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How Long After Exposure to Coronavirus Are You Contagious?

Exposed to COVID-19? Here's How Soon You Could Be Contagious, According to Experts

Woman wearing a face mask walking outdoors

You've just learned that you were exposed to someone with COVID-19, and now you too may have the virus in your system. Some questions you might have out of the gate: at what point during the incubation period do you become contagious, if you happen to be infected — and how should that dictate what you do next?

"If you are exposed to someone who has COVID-19, it is important to [quarantine] yourself from others right away for 14 days," said Michael Richardson, MD, a medical director at One Medical, who's based out of Boston. That means staying at home, avoiding contact with anyone outside your household, and wearing a mask if you do need to go out. "This is because you could start to develop symptoms within two to 14 days after exposure, and can still be contagious before you even develop symptoms," Dr. Richardson said.

This, of course, depends on the type of exposure. "Assuming that it's a 'true' exposure, and there is transmission and infection, you are likely most contagious early in the illness when you are starting to get symptoms," Sandra Kesh, MD, deputy medical director and infectious disease specialist at Westmed Medical Group in Purchase, NY, told POPSUGAR. What does true exposure mean? Contact within six feet of an infected person for at least 15 minutes.

It's difficult to pin down exactly when you would become contagious, but experts have a general sense of the timeline. "There are usually a couple days between exposure and infectiousness," Dr. Kesh explained. "People rarely get symptoms directly after exposure; generally, there is a five to seven day incubation period, and after that is when you need to worry about contagiousness." She continued: "Transmission from exposure as early as two days is rare; however, after two or more days, the risk goes up."

This aligns with the Centers For Disease Control's guidance, which puts the incubation period at two to 14 days after exposure, though the agency notes that "the onset and duration of viral shedding and the period of infectiousness for COVID-19 are not yet known." Because it's not entirely clear how long you may be contagious, if you do develop symptoms in that 14-day period, it's important that you remain in isolation until you've been without a fever for at least 72 hours, your other symptoms have improved, and it's been at least seven days since you began feeling sick.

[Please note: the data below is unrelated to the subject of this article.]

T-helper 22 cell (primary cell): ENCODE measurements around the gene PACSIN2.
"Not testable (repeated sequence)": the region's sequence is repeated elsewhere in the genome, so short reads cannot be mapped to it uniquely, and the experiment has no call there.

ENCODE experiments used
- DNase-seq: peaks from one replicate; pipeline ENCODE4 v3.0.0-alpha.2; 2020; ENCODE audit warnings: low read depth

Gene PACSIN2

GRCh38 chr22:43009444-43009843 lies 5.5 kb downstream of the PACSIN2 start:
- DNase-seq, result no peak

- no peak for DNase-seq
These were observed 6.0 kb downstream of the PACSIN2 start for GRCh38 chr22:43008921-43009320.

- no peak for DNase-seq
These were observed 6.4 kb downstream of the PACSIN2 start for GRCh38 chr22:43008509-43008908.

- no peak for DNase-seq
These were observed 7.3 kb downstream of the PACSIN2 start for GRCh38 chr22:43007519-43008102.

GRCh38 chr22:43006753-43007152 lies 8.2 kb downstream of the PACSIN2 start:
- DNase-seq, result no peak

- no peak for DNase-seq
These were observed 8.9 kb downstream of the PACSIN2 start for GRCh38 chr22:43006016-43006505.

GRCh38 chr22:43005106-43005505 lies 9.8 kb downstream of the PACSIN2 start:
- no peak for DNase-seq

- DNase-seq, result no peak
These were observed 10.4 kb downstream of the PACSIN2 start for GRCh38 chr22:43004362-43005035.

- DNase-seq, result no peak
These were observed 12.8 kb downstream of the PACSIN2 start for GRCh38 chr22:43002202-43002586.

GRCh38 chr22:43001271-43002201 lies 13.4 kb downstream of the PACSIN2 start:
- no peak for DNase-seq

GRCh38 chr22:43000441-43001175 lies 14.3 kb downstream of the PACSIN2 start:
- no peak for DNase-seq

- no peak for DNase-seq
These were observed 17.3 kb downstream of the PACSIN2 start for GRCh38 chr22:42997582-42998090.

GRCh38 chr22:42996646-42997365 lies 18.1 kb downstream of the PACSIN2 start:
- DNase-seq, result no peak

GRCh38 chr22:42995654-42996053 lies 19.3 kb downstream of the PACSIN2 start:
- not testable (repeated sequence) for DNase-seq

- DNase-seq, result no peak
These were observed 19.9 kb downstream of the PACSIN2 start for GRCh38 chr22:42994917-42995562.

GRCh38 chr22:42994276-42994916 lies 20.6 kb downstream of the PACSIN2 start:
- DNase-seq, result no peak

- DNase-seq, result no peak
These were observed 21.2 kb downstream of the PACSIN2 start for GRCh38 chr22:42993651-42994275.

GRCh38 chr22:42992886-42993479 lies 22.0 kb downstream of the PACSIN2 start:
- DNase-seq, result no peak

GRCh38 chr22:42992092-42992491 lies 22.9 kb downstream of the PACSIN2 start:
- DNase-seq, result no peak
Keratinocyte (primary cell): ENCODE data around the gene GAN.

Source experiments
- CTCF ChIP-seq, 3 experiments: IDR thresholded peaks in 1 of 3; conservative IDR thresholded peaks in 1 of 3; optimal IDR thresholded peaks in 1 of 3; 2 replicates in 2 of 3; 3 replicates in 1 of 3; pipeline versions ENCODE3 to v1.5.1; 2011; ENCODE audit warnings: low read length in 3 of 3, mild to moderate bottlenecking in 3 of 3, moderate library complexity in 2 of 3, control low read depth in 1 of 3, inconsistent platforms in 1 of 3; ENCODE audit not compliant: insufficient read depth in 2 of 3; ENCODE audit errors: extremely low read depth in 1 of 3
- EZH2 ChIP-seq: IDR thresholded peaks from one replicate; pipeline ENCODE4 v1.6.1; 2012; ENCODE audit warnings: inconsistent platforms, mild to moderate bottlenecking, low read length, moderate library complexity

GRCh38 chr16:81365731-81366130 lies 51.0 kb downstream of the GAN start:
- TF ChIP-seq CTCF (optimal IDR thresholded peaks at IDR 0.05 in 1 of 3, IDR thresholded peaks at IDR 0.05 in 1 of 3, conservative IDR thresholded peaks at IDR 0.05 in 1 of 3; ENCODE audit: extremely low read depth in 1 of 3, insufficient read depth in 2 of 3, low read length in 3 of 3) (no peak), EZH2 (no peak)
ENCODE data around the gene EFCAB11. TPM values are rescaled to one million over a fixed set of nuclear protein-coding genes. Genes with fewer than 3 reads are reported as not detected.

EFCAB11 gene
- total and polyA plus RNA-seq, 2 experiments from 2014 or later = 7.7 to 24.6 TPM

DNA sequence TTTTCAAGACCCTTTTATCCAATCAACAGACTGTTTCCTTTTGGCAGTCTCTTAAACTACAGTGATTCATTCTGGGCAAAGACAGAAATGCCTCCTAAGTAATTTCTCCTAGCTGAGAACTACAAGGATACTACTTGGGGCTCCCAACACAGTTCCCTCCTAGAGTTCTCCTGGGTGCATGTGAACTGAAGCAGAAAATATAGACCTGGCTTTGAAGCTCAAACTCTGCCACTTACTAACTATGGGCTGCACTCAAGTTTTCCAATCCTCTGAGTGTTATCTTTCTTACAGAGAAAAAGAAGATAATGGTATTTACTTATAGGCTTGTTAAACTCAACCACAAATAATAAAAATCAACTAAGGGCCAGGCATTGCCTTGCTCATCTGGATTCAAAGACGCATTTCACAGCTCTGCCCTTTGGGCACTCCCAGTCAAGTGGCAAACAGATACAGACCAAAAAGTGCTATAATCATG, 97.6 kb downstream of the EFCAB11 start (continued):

Should You Begin Contact Tracing, Even If You Haven't Developed Symptoms?

"Once you know you have been exposed, you should make anyone you had contact with after the time of exposure aware," Dr. Kesh said. "You don't need to let them know if you saw the person the day after an exposure, but after that point, I think it's safest to let other people you have had contact with know you were exposed." If nothing else, it helps them assess their own risk.

More importantly, if you do develop symptoms — and especially if you test positive for COVID-19 — it's important to take action on contact tracing. "If you become ill with COVID-19, you should notify anyone with close contact to you — less than six feet away for more than 15 minutes — that they should quarantine for 14 days, get tested, and wear a mask to prevent possible transmission to others," David Cutler, MD, family medicine physician at Providence Saint John's Health Center in Santa Monica, CA, told POPSUGAR. It's the only way to curb the spread.

Keep in mind: the 14-day quarantine is in place because "the average time for someone to develop symptoms typically falls within 14 days after exposure," Dr. Richardson explained. "If you don't develop symptoms, you are likely in the clear." Just remember to continue taking precautions to reduce your risk of being exposed again.

Image Source: Getty / pixelfit
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